The Tree of Life
The northern white cedar, known as the “tree of life” by 16th century explorers, is one of my favorite trees to see in the woods. The broad, flat, evergreen foliage, along with its unique scent, make for an attractive tree. Though not overly common in Grafton County, it is found in local concentrations and is widespread across New England. It tends to be found in more abundance in the colder areas of the region, such as northern parts of Maine, New Hampshire, and Vermont.
The name “tree of life”, or arborvitae, originated when Native Americans taught French explorer Jacques Cartier how to use the tree's vitamin C-rich foliage to treat scurvy in the mid-1500s. The tree was introduced to Europe for cultivation after that. Tree of life is a suitable name also because of northern white cedar’s ability to live to very old ages, and to stay intact long after it dies. Some live specimens have been found to be over 1,000 years old.
A medium-sized tree, northern white cedar reaches an average height of forty-five feet or so, though on the best sites it may grow taller. Trees typically grow to a diameter at breast height (dbh) of ten to twelve inches, though I’ve seen larger specimens into the twenty inch range, but these are uncommon. A lot of it depends on site conditions, spacing between trees, and the age of the tree.
White cedars are typically associated with “cedar swamps” - those areas characterized by deep, rich, poorly drained soils, where the cedar is often the dominant tree species. Other trees associated with cedar swamps are black spruce and black ash, as well as balsam fir, tamarack, and white spruce. While the northern white cedar often dominates cool, damp soils, it grows best on well-drained, rich upland soils that contain calcium. Sugar maple, white ash, and basswood are more often associated with these sites, but if able to get established, cedar can attain fine form in these areas.
A Tree of Many Uses
Due to its light weight and resistance to rot, northern white cedar is prized for many outdoor uses. Fence posts, rails, shingles, siding, and cabin logs are some of the more common ones. Cedar poles are used in hop yards, holding up the vines (actually called bines) that grow the hops used in beer.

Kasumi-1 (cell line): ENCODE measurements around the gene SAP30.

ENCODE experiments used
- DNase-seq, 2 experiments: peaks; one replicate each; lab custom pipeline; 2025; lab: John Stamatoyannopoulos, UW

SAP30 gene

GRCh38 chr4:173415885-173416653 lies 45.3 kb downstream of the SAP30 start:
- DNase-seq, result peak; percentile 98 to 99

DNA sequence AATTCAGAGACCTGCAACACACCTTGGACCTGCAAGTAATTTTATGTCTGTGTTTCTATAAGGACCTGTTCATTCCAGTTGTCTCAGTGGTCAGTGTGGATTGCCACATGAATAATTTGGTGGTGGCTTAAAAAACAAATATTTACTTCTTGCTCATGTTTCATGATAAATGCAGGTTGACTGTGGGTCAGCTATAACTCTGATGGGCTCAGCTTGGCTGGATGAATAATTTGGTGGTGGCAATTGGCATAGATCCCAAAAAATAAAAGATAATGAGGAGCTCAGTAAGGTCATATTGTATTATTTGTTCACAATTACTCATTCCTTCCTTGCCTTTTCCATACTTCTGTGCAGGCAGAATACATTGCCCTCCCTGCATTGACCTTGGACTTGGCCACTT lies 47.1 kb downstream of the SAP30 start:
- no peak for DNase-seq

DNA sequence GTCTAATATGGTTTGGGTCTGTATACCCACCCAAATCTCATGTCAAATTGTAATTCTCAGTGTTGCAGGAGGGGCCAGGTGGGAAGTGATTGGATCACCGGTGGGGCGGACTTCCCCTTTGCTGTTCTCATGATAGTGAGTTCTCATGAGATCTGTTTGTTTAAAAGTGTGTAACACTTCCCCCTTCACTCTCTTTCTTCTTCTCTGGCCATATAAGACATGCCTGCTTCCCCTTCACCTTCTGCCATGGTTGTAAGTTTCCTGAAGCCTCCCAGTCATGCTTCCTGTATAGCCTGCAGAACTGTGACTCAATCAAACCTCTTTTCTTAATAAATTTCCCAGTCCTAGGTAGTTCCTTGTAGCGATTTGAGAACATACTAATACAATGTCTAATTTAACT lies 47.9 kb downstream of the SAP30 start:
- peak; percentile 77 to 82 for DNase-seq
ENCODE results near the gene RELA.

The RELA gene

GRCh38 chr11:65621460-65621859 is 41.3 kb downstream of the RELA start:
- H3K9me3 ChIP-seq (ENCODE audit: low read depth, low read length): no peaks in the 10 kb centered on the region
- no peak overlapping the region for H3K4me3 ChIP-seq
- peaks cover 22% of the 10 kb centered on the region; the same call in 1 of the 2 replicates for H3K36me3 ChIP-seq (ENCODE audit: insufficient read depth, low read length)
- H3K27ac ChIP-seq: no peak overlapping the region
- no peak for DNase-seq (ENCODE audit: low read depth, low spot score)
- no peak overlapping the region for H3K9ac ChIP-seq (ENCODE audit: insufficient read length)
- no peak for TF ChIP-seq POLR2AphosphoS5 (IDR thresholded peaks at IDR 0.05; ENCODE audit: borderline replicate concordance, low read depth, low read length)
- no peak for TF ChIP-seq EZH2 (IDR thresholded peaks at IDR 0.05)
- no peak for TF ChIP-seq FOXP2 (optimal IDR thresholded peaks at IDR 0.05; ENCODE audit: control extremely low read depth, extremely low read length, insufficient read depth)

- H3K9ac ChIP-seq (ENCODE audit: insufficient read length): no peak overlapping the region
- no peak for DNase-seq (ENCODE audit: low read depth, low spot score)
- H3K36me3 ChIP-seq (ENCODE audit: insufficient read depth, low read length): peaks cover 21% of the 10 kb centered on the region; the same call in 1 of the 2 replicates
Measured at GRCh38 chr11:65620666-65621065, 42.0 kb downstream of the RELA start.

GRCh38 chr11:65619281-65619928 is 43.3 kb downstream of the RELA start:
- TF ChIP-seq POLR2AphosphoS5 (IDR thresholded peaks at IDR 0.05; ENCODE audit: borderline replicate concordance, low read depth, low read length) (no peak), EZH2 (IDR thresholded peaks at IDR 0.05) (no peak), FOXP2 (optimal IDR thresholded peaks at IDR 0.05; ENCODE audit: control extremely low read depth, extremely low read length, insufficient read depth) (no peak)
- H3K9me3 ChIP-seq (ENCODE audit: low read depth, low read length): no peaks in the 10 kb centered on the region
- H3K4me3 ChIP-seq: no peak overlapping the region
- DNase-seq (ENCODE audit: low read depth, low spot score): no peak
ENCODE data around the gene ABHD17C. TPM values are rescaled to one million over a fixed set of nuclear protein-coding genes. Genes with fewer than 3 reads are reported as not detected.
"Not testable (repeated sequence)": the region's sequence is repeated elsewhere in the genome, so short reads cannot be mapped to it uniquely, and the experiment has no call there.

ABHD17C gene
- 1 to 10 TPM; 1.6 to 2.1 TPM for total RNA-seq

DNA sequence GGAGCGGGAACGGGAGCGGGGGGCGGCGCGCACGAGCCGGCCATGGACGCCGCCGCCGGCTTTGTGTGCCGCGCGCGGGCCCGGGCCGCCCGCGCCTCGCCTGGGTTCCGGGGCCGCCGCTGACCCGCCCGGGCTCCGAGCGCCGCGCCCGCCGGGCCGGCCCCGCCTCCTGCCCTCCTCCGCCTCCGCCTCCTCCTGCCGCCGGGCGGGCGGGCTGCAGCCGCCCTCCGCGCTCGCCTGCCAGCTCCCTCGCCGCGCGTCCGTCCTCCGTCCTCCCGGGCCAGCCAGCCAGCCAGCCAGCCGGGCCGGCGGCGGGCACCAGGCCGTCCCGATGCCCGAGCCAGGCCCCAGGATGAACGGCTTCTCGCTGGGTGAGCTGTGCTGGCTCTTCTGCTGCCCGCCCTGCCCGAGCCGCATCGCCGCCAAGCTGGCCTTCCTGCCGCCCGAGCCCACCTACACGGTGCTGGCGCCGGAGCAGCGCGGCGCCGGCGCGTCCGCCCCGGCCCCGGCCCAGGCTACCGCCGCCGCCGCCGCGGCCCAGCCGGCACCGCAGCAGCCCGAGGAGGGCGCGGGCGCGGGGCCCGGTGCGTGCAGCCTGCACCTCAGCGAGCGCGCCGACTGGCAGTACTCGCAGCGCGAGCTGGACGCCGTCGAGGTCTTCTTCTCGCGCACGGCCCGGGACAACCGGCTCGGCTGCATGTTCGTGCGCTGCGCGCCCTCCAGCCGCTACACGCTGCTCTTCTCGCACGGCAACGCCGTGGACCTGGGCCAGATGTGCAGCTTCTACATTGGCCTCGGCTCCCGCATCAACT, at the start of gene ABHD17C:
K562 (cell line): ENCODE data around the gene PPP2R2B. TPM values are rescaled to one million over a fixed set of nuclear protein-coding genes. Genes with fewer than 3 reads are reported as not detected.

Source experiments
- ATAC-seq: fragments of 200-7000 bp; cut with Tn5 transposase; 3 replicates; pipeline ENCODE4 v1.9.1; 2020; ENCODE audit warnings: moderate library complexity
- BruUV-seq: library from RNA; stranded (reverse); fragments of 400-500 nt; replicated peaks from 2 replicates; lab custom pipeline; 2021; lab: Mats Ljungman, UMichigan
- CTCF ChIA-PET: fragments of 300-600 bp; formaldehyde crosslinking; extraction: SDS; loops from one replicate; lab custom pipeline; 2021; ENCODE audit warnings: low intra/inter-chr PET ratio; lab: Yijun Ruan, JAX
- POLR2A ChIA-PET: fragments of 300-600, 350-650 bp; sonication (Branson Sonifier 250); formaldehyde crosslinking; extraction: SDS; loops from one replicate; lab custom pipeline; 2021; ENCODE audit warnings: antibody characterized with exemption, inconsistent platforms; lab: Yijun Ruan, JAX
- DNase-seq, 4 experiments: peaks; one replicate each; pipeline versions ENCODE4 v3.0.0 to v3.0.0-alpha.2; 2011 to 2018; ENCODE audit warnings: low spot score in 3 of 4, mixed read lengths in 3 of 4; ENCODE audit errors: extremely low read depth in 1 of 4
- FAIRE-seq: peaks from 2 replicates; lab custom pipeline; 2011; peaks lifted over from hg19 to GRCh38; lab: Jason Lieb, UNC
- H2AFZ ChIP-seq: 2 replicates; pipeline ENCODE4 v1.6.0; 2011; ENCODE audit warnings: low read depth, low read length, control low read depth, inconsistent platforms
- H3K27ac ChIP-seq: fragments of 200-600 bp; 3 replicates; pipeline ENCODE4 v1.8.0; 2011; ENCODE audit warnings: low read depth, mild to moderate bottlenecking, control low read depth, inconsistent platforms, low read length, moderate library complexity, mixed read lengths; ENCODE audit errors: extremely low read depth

In the days when canoes were fashioned from birch bark or wood and canvas, cedar was used for the canoe ribs and planking. There are still a few builders today who make canoes from these materials. A variation of the birch bark and wood/canvas canoe, the cedar strip canoe shows off the wood by using fiberglass and polyurethane that dries clear, showing the cedar underneath. The planks or strips call for long pieces, which can be difficult to find in white cedar, which tends to be fairly short with the trees tapering rapidly. Western red cedar is now much more commonly used for canoe building due to its availability in longer lengths.
Cedar is also known for its pleasant scent, and is often used in chests for storing blankets, bedding, or clothing. Cedar oil, distilled from the foliage, is used in cleansers, disinfectants, hair preparations, insect repellants, and soaps.
Valued by Wildlife Too
Stands of northern white cedar in low lying areas provide critical deer wintering habitat. The dense crowns of well-stocked mature cedar stands retain snow, reducing the depth underneath, making it easier for deer to travel. Young cedars provide winter browse. White cedar stands also provide habitat for a number of birds, including several species of warbler, sparrows, and woodpeckers.
Northern white cedar can be challenging to regenerate, but can be done in the right circumstances. Cedar can be perpetuated through active management. Cutting strips through the stand or cutting groups or small patches can create conditions for the establishment of new seedlings. If a cedar stand is part of a deer wintering area, it’s important to leave a large percentage of the stand in a densely stocked condition in order to maintain the snow-retention properties. Travel corridors that connect viable cover should be maintained. Because cedar often is found on poorly drained soils, harvesting should be restricted to frozen conditions only.
If you’re fortunate to have northern white cedar on your woodlot, and are interested in learning more about stewardship, contact your County Forester.
- Johnston, William F. Northern White-Cedar. Silvics Manual, Volume 1. https://www.na.fs.fed.us/spfo/pubs/silvics_manual/Volume_1/thuja/occidentalis.htm
- Stelmok, Jerry, and Rollin Thurlow. 1987. The Wood and Canvas Canoe: A Complete Guide to its History, Construction, Restoration, and Maintenance. Tilbury House Publishing.